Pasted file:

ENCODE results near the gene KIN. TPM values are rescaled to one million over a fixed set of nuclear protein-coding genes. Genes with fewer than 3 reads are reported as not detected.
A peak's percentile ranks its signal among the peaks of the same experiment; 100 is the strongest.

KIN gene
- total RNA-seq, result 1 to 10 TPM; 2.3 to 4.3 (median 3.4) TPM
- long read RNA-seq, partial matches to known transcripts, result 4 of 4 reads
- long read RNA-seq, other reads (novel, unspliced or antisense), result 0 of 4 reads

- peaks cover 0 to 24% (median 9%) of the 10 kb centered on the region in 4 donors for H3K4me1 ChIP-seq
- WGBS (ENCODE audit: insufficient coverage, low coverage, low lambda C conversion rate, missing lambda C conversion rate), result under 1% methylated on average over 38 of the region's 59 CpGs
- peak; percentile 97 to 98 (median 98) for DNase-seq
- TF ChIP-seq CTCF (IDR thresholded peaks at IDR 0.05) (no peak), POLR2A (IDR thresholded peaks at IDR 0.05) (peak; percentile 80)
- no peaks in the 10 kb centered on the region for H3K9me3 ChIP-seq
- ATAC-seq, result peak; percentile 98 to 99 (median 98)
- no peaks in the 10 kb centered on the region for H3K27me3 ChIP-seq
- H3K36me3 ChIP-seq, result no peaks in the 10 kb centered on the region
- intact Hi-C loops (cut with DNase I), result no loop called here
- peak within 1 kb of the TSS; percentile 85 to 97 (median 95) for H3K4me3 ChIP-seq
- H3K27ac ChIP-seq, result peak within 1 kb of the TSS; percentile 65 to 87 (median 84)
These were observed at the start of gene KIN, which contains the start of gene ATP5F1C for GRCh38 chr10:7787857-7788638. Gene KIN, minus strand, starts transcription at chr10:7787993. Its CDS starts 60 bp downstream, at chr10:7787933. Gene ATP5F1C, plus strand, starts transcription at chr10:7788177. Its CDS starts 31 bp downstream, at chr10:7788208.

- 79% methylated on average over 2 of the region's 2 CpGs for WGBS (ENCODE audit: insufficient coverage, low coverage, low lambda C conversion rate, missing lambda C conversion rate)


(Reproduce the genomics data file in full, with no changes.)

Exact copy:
ENCODE results near the gene KIN. TPM values are rescaled to one million over a fixed set of nuclear protein-coding genes. Genes with fewer than 3 reads are reported as not detected.
A peak's percentile ranks its signal among the peaks of the same experiment; 100 is the strongest.

KIN gene
- total RNA-seq, result 1 to 10 TPM; 2.3 to 4.3 (median 3.4) TPM
- long read RNA-seq, partial matches to known transcripts, result 4 of 4 reads
- long read RNA-seq, other reads (novel, unspliced or antisense), result 0 of 4 reads

- peaks cover 0 to 24% (median 9%) of the 10 kb centered on the region in 4 donors for H3K4me1 ChIP-seq
- WGBS (ENCODE audit: insufficient coverage, low coverage, low lambda C conversion rate, missing lambda C conversion rate), result under 1% methylated on average over 38 of the region's 59 CpGs
- peak; percentile 97 to 98 (median 98) for DNase-seq
- TF ChIP-seq CTCF (IDR thresholded peaks at IDR 0.05) (no peak), POLR2A (IDR thresholded peaks at IDR 0.05) (peak; percentile 80)
- no peaks in the 10 kb centered on the region for H3K9me3 ChIP-seq
- ATAC-seq, result peak; percentile 98 to 99 (median 98)
- no peaks in the 10 kb centered on the region for H3K27me3 ChIP-seq
- H3K36me3 ChIP-seq, result no peaks in the 10 kb centered on the region
- intact Hi-C loops (cut with DNase I), result no loop called here
- peak within 1 kb of the TSS; percentile 85 to 97 (median 95) for H3K4me3 ChIP-seq
- H3K27ac ChIP-seq, result peak within 1 kb of the TSS; percentile 65 to 87 (median 84)
These were observed at the start of gene KIN, which contains the start of gene ATP5F1C for GRCh38 chr10:7787857-7788638. Gene KIN, minus strand, starts transcription at chr10:7787993. Its CDS starts 60 bp downstream, at chr10:7787933. Gene ATP5F1C, plus strand, starts transcription at chr10:7788177. Its CDS starts 31 bp downstream, at chr10:7788208.

- 79% methylated on average over 2 of the region's 2 CpGs for WGBS (ENCODE audit: insufficient coverage, low coverage, low lambda C conversion rate, missing lambda C conversion rate)